Greater Than Aaron (Chapters 5–13)

The writer begins this section by scripturally proving that the Son was qualified to be a priest. After a parenthetical appeal for his readers’ spiritual growth (5:11–Chapter 6), he shows that Christ’s priesthood must be greater than the Aaronic priesthood because Psalm 110 called Him a priest after the order of Melchizedek—the patriarchal priest-king whom Genesis 14 indicated was greater than Abraham, the father of the Jews. Thus the Son’s priestly service in the heavenly sanctuary is more significant than service rendered in the earthly sanctuary of the Old Covenant (chapter 7–8:6). Jeremiah 31 foretold the establishment of the covenant Christ’s priesthood would initiate, and said it would be better than the Old because it would provide forgiveness of sins (8:7–13). The lack of real forgiveness and fellowship with God under the Old Covenant was indicated in its tabernacle setup, which permitted virtually no priestly access to God. But Christ entered into God’s own heavenly sanctuary to perform His priestly function (9:1–14). Since the death of animals was inadequate to truly atone for sins, the Son freely offered Himself as a sacrifice and made atonement a reality (9:15–10:18). In the remainder of this section the writer encourages his brethren to persevere, to emulate their ancestors who walked in faith, and to appreciate the glorious kingdom age in which they were living (10:19–chapter 13).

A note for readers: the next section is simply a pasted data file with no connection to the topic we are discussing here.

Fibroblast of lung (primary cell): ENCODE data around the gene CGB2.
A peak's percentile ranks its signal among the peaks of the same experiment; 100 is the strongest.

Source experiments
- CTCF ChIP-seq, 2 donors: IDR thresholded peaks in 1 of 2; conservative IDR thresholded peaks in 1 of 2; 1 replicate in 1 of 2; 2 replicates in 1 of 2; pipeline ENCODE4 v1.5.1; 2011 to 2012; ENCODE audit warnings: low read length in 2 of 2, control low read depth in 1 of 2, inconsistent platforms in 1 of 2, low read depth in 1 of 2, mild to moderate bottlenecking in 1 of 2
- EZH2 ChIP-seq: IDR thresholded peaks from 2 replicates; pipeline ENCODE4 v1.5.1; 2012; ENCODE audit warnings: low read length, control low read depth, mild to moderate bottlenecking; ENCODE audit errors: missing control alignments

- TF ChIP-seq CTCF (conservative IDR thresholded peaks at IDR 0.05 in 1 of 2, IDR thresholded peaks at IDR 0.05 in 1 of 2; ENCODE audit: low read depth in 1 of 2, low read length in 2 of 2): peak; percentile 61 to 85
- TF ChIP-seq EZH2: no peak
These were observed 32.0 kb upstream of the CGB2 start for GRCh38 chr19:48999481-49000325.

In your own study of Hebrews, the commentaries of James McKnight (McKnight on the Epistles) and Neil Lightfoot (Jesus Christ Today) should prove helpful. But I recommend that you frequently read the epistle straight through, keeping in mind the main points in each section. So powerful is the writer’s argumentation, so moving is his exhortation, I believe that after studying Hebrews you’ll want to stand up and shout, “Yes, I will be a Christian!”   

Pickup, M. (1986). Hebrews: A Solidifier of Faith. In E. Harrell (Ed.), Christianity Magazine: December 1986, Volume 3, Number 12 (E. Harrell, Ed.) (19). Jacksonville, FL: Christianity Magazine.


By Martin Pickup
From Expository Files 20.11; November 2013